Project volume published: Ethnic American Literatures and Critical Race Narratology 

We are very happy to announce that our Ethnic American Literatures and Critical Race Narratology volume is now published as part of Routledge’s Narrative Theory and Culture Series. Thanks to all our fantastic contributors!

Edited by Alexa Weik von Mossner, Marijana Mikić, and Mario Grill, Ethnic American Literatures and Critical Race Narratology explores the relationship between narrative, race, and ethnicity in the United States. Situated at the intersection of post-classical narratology and context-oriented approaches in race, ethnic, and cultural studies, the contributions to this edited volume interrogate the complex and varied ways in which ethnic American authors use narrative form to engage readers in issues related to race and ethnicity, along with other important identity markers such as class, religion, gender, and sexuality. Importantly, the book also explores how paying attention to the formal features of ethnic American literatures changes our under-standing of narrative theory and how narrative theories can help us to think about author functions and race. The international and diverse group of contributors includes top scholars in narrative theory and in race and ethnic studies, and the texts they analyze concern a wide variety of topics, from the representation of time and space to the narration of trauma and other deeply emotional memories to the importance of literary paratexts, genre structures, and author functions.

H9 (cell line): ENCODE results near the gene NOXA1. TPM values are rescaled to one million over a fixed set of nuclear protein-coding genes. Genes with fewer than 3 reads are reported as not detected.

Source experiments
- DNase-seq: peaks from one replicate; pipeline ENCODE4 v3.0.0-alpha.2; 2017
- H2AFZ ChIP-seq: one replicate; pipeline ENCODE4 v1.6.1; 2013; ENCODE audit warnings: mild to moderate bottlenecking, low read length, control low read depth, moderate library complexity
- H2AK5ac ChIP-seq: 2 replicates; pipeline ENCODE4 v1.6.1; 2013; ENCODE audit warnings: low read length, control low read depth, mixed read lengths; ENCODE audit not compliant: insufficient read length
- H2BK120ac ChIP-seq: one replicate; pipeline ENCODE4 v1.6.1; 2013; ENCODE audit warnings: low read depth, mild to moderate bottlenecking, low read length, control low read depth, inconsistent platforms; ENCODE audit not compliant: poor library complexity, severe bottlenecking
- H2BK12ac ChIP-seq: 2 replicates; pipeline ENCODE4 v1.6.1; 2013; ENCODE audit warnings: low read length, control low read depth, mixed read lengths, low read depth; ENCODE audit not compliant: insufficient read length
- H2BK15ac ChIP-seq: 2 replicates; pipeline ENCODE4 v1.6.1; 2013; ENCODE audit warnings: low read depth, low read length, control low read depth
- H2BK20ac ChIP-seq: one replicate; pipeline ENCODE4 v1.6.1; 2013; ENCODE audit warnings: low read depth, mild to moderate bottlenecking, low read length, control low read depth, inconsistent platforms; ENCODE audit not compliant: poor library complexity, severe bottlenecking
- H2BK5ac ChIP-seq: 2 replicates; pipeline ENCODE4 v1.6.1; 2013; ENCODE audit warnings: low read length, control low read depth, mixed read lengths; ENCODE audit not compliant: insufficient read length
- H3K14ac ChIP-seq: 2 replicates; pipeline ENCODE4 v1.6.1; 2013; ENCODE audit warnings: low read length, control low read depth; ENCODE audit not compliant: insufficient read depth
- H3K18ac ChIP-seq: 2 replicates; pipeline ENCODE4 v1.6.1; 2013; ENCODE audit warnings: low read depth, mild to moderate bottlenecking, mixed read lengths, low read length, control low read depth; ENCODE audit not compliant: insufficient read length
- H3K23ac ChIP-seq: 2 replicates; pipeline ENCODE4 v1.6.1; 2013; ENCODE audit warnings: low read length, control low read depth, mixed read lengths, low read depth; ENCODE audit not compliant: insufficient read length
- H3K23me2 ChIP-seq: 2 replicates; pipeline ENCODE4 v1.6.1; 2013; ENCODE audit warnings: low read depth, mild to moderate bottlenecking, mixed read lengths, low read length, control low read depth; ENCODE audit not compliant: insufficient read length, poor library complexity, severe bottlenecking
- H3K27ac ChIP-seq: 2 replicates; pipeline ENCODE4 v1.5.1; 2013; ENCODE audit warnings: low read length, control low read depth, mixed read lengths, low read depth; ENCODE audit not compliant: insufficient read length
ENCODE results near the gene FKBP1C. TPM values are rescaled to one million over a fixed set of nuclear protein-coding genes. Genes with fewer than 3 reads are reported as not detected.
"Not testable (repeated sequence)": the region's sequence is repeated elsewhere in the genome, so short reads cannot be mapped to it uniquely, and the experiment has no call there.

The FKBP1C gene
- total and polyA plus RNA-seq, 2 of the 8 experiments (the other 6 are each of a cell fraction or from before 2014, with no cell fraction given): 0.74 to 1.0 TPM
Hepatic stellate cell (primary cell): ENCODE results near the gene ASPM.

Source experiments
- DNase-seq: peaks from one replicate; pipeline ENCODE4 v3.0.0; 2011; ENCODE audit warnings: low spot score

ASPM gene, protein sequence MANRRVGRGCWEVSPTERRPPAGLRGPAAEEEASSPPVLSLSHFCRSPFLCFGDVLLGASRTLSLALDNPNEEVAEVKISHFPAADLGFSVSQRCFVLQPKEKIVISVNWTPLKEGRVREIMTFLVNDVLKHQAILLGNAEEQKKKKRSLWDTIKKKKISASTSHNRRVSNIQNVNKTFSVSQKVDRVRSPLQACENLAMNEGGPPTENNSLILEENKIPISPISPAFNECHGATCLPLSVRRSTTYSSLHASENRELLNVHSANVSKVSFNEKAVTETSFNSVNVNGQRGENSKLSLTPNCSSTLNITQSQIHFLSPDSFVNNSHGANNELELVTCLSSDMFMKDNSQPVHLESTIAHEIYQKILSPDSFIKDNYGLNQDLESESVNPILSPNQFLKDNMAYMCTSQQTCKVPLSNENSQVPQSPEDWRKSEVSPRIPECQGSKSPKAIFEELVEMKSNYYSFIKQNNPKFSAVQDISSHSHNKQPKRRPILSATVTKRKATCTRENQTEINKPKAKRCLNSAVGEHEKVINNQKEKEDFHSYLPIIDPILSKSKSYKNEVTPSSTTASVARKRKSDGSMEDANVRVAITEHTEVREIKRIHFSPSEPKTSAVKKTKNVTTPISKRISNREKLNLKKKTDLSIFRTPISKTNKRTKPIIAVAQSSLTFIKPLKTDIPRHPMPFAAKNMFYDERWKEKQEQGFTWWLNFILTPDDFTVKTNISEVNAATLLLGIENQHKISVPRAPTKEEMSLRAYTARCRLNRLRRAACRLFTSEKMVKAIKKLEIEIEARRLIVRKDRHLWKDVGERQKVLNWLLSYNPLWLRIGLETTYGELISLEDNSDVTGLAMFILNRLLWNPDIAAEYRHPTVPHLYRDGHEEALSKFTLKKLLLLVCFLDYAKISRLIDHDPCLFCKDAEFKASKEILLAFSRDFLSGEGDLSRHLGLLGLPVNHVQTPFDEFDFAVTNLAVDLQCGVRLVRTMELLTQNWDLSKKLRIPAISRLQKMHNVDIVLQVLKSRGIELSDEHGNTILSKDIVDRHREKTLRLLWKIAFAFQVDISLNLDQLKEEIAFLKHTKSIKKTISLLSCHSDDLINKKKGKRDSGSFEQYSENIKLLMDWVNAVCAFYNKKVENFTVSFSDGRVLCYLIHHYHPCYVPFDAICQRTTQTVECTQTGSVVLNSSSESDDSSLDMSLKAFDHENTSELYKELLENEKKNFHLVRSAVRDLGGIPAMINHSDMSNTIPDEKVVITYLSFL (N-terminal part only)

Foreword: Ethnoracial Encounters: From Myopic to Polyscopic Planetary Narratologies — Frederick Luis Aldama

Introduction: Narrative Encounters with Ethnic American Literatures — Alexa Weik von Mossner

PART 1: Narrating Race and Ethnicity across Time and Space

  1. Indigenous Time / Indigenous Narratives: The Political Implications of Non-Linear Time in Contemporary Native Fiction — James J. Donahue
  2. Time(s) of Race: Narrative Temporalities, Epistemic Storytelling, and the Human Species in Ted Chiang — Matthias Klestil
  3. Polychronic Narration, Trauma, Disenfranchised Grief, and Mario Alberto Zambrano’s Lotería — Mario Grill